3.3 Association of postperative HBV DNA levels in the H group with prognosis
The patients with preoperative high HBV DNA levels received antiviral therapy before operation, and then, tow various situations involving possibilities were investigated: based on the level of HBV DNA after operation (≥2000 IU/ml or less), this cohort of patients was divided into 2 groups: D group and P group. For P group patients, 1-, 2-, 3-, and 5-year recurrence rates after surgery were 83.5, 88.7, 89.7, and 95.4%, while D group, the recurrence rates were 66.7, 79.7, 81.2, and 89.2%, respectively (P = .005) (Fig. 1C). This trend was also found in OS; for P group patients, the 1-, 2-, 3-, and 5-year OS rates after surgery were 41.4, 23.2, 17.9, and 14.3%, while D group, the OS were 62.3, 37.7, 34.8, and 26.5% (P = .002) (Fig. 1D). We found a persistent HBV DNA level of 2000 IU/ml or greater was the independent risk factor of DFS (hazard ratio, 1.421; 95% CI, 1.018–1.984) and OS (hazard ratio, 1.545; 95% CI, 1.076–2.219) (Table 2).
Our research indicated that patients with high preoperative HBV DNA levels have poorer prognosis compared with those with low preoperative HBV DNA levels. In addition, for the patients with high preoperative HBV DNA levels, persistent high HBV DNA levels after surgery also leads to poor prognosis results, suggesting that high HBV DNA loading plays a dismal role for prognosis. These results are in accordance with the reports of other studies.[6,27]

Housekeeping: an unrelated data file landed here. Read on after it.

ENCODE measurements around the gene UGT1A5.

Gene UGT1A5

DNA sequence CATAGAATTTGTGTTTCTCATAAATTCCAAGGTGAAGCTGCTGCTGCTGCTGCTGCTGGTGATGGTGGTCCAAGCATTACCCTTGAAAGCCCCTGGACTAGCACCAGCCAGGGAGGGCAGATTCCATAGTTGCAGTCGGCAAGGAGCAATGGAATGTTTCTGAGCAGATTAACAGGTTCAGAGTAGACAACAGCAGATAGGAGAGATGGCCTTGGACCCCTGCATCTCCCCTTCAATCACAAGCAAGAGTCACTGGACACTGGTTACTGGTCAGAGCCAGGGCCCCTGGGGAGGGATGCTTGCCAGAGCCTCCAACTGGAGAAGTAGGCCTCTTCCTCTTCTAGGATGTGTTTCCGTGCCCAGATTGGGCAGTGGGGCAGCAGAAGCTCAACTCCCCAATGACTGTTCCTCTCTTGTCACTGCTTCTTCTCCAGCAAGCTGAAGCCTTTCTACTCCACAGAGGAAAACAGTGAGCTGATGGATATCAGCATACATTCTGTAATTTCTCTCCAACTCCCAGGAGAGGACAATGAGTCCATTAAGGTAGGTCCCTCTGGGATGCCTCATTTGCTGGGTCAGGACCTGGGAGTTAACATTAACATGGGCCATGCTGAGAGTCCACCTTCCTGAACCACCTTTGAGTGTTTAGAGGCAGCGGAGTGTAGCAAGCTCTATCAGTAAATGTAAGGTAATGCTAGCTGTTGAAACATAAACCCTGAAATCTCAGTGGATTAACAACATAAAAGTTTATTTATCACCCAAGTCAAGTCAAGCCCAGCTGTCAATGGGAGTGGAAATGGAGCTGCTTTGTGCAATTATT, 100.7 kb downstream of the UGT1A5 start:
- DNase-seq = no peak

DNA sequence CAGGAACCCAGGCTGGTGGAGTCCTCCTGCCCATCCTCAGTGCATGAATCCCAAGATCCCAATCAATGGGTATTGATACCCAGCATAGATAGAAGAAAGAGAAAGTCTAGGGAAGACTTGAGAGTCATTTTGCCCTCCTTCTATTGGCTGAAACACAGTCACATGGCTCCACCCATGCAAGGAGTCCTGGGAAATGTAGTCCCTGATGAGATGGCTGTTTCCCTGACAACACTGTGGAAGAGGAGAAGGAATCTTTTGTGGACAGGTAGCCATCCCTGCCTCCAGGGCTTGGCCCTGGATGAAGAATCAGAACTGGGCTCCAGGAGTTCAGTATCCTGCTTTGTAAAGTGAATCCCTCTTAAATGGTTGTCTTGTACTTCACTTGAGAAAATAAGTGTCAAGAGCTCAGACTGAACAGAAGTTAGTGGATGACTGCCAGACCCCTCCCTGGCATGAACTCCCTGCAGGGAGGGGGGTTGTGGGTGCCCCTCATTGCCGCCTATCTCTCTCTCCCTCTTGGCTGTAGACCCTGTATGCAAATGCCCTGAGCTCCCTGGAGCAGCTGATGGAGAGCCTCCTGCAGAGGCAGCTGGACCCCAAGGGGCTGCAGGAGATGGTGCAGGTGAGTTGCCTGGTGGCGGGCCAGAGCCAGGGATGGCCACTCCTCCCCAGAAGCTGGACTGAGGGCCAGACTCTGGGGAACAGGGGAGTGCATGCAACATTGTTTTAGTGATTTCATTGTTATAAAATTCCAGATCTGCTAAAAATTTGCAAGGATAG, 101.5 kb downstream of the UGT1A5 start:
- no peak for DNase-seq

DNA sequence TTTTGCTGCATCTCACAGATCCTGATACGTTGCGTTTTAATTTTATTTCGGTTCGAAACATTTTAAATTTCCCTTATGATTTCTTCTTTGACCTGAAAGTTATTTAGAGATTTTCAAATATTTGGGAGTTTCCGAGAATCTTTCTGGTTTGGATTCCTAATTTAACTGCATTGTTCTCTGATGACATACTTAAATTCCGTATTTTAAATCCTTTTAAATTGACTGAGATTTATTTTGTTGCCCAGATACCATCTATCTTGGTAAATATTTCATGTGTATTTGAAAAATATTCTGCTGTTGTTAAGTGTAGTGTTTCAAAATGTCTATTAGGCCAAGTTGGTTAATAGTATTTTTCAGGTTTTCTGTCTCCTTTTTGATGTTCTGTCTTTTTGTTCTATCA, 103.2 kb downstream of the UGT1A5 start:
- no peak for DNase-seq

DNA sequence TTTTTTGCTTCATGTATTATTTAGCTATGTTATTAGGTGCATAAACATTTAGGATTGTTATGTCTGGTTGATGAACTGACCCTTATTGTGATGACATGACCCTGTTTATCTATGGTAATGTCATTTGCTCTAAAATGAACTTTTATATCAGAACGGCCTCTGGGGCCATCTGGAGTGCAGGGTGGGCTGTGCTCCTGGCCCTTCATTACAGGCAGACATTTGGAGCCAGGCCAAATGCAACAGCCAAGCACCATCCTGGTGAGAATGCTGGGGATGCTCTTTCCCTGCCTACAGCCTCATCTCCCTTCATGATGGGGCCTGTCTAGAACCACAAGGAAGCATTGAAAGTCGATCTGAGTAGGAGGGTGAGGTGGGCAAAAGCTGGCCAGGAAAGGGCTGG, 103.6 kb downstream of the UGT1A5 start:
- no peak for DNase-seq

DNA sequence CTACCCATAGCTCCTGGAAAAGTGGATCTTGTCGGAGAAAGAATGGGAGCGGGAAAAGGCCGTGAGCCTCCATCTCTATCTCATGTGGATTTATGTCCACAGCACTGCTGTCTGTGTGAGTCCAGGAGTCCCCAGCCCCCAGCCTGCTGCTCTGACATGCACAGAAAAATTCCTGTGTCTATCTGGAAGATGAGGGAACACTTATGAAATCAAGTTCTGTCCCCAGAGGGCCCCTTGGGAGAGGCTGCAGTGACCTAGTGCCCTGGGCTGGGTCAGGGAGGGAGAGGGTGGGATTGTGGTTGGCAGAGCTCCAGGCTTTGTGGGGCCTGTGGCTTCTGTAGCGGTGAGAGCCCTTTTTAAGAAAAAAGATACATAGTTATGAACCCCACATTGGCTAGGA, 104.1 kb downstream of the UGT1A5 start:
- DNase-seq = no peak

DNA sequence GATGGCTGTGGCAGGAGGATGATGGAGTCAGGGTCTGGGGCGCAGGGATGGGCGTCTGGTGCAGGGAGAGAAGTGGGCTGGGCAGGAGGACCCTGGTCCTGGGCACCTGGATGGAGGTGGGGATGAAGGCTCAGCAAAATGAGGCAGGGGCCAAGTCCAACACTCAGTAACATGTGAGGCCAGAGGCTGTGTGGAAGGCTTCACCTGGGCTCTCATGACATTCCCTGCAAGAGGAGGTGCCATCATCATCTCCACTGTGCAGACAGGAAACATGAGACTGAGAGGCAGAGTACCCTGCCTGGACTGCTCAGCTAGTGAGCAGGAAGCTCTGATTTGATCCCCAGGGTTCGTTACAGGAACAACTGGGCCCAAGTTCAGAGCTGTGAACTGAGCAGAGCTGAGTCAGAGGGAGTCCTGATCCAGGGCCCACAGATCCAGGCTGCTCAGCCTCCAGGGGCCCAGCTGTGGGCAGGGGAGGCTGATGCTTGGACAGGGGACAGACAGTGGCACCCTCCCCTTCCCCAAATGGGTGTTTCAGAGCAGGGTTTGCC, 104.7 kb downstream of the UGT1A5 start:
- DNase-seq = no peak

Unlike many other studies, the scope of this research lies in patients with background of MVI. In HCC, vascular invasion can be either macroscopic with microscopic vascular invasion or microscopic alone. Microscopic venous invasion is frequent and independently related to post-resectional outcome. There has been an increasing interest in the relationship between MVI and hepatitis B virus. With the analysis of clinical data from 45 HCC specimens, Moon et al reported that high expression level of metastasis-associated protein 1 (MTA1) was associated with vascular invasion. In addition, Xu et al found that MTA1 plays a critical role in invasion and metastasis of tumor in HBV-related HCC, and this result is consistent with another study indicating that a positive cross-talk exists between HBx and MTA1, which is an important factor in angiogenesis and metastasis. In patients with HBV–HCC, the expression of MTA1 in HCCs is reported closely related to microvascular invasion. Many studies have demonstrated that active HBV replication was associated with the development of vascular invasion.[15,31]